What it means to be a tech blogger in a third world country
It’s 5am in the morning, and the only thing that’s keeping me awake is the glowing screen of my Android smartphone. I’m typing away on a story about the on-going legal spat between a local carrier and the Government. Some may say it’s unbearable to type a long document on a small screen of a smartphone but I’ve been doing this for quite a while now.
Maybe that’s because any writer/reporter in the world loves to have an audience to write to.
It’s largely the same with any performer, artist, actor et al regardless of where they come from. You have that something you have a passion about that represents you in so many ways, and in a willingness to share it you’re bound to look for people you can relate to.
But what happens when your audience requires insane levels of patience and attention? It becomes, in some way, draining or rather daunting.
I share some of those experiences, those moments that you always wished you had the chance to express a point without restraint or holding back, especially those holes created by classical cases of miscommunication, and I wish to share some of those experiences in this post.
A little backstory
As mentioned in the title, I write about technology in a third world country, in Africa, a continent that has so much promise in rivaling some of technology’s biggest markets like Asia. The continent is big on mobile payments, with startups like M-Pesa and others, bridging the gap between daily transactions and easily banking your money on your mobile phone.
Technology has always fascinated me in more ways than one, how it enables so many opportunities for so many people.
I have been going through computer science classes since high school and I continue to spend most of my time dedicating to the subject. For the past three years, that included starting out a blog that focuses on consumerism and trends, and it is through all that that I’m learning so much about how technology is adopted and embraced locally.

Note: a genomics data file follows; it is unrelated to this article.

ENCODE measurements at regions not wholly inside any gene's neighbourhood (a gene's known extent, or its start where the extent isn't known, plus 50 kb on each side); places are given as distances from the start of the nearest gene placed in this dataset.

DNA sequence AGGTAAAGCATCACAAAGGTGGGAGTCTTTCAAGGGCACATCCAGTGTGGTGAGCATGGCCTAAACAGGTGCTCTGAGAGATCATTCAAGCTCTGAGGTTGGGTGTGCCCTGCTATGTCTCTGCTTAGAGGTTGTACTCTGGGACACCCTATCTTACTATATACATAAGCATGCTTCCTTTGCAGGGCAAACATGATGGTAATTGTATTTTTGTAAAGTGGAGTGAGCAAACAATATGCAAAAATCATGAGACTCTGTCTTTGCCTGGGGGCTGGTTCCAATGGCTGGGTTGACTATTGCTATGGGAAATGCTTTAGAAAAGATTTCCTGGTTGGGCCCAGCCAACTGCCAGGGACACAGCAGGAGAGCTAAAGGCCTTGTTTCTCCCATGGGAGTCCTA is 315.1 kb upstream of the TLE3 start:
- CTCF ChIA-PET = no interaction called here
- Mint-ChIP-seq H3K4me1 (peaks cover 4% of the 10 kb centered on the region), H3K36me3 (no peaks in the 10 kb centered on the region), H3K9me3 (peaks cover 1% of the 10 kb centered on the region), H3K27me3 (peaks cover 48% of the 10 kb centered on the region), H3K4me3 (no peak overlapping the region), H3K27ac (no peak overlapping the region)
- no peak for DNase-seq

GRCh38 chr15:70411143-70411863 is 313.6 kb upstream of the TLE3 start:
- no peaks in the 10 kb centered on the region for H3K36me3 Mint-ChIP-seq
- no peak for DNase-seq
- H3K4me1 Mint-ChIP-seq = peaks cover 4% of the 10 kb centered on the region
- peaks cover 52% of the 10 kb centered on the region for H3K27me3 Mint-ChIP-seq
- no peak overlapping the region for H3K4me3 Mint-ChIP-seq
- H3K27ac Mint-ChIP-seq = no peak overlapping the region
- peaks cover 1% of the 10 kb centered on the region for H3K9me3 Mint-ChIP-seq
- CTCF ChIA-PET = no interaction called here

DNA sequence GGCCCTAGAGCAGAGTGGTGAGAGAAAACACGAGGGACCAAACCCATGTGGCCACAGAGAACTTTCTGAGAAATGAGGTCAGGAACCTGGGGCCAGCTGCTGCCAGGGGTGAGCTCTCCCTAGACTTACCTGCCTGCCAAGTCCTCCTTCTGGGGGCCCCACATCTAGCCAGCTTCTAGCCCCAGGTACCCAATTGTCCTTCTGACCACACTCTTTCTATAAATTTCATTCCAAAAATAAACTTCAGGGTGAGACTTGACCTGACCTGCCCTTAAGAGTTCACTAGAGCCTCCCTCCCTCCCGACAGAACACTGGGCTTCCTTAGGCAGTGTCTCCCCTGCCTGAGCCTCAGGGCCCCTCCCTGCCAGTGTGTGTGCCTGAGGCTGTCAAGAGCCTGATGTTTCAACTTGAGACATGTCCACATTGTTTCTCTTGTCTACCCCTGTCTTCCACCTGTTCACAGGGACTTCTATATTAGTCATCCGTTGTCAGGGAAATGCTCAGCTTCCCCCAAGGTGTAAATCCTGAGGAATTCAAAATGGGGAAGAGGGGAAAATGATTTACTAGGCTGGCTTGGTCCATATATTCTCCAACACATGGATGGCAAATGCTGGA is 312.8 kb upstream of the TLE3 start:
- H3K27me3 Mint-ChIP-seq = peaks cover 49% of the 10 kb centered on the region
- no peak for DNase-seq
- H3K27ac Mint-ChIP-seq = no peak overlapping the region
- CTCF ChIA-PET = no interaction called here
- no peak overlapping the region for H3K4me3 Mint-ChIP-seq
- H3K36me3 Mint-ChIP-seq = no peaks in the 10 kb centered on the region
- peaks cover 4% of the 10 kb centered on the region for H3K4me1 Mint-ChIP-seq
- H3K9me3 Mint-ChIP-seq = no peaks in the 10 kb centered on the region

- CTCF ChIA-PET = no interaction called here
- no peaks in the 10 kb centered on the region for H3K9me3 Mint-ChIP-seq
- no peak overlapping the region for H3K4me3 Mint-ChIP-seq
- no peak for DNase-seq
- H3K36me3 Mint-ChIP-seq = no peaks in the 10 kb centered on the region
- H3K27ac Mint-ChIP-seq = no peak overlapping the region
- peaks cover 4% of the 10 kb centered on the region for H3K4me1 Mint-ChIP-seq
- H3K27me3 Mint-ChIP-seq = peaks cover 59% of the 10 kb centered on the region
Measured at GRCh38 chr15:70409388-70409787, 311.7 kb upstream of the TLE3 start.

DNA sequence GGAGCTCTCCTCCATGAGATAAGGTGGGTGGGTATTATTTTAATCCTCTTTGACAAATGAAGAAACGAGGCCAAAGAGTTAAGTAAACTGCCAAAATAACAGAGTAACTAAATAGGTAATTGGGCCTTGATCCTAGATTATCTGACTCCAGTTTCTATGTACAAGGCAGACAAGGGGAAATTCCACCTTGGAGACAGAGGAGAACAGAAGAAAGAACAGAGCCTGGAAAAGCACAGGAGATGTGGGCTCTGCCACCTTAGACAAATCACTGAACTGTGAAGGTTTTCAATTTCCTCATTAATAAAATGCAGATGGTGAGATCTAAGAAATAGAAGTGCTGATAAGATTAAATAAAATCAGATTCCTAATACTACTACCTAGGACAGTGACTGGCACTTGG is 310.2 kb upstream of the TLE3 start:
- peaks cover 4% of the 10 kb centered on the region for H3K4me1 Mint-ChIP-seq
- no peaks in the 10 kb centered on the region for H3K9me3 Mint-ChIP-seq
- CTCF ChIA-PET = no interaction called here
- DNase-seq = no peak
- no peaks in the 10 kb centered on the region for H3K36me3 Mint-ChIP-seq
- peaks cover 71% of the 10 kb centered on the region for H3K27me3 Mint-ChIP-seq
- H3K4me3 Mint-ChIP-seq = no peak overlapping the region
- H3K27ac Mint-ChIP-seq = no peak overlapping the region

Growing up, I was never raised with so many constraints created by boundaries — on a social level. That is not to say there weren’t any. It was just that it meant I was blessed enough to be able to grow up in an environment that allowed to me to believe I could achieve anything that I put my mind to. With technology, I believe this could open up the same mindset for so many people in third world countries.
When you write about tech in a third world country you’re trying to talk to an audience that doesn’t necessarily take technology as a priority, at least at first. That is subjective, though, varying with different regions, but this is mainly the case in countries running through some economic instability.
This means you have to find workarounds to get noticed or to obtain a loyal readership because technology is not so mainstream. When a product launches, it takes some time for the news to cycle and sometimes it may not even reach that many people because the interest just isn’t there. But that has been changing lately, for the better.
Through social media, more micro-news pages and accounts are being created and that is also thanks to relatively cheaper hardware that is being sold. You can easily publish a post and channel it through social media and reach out to even more readers.
I guess it also makes sense that Facebook, the social media giant, is looking to bring more native news content to people’s news feeds. In some ways, it makes it more convenient to get content on the fly. In third world countries most people get their news from social networks and if they are compelled enough they click through the link to get to the main news page.
But for blogs and major publications that is bad news. Very bad news. Traffic for blog and news sites used to bring people together, comment on the issues in the comments section where the topic was discussed. Now it means clicking on the link from say the News Feed (if you’re lucky), and going back to what it is you were doing or discussing on social media. For relatively new blogs and news sites that is far worse than your average horror story.
You can’t compete with quality
Deciding upon what to write about is probably the biggest hurdle when covering technology in a nascent market. The content should resonate with your readers in a way they can relate to. That, is a given.
For example, when writing about technology products, the products that surround you do not have a lot to set them apart, it makes it even hard to write a review. It probably won’t even be the first thing that comes to the consumer’s mind when they enter a store, the decision has to be made on the spot depending on what’s available. It means you have a narrow vantage point on what to cover, with so little in common with your readership.
But that will likely change in the next few months and years, when adoption reaches new heights. That is mirrored by the growing numbers of mobile penetration and computer literacy (let alone the coding lessons making their way to most communities). It makes me feel lucky to be documenting some of those efforts, that one day could be read by generations to come.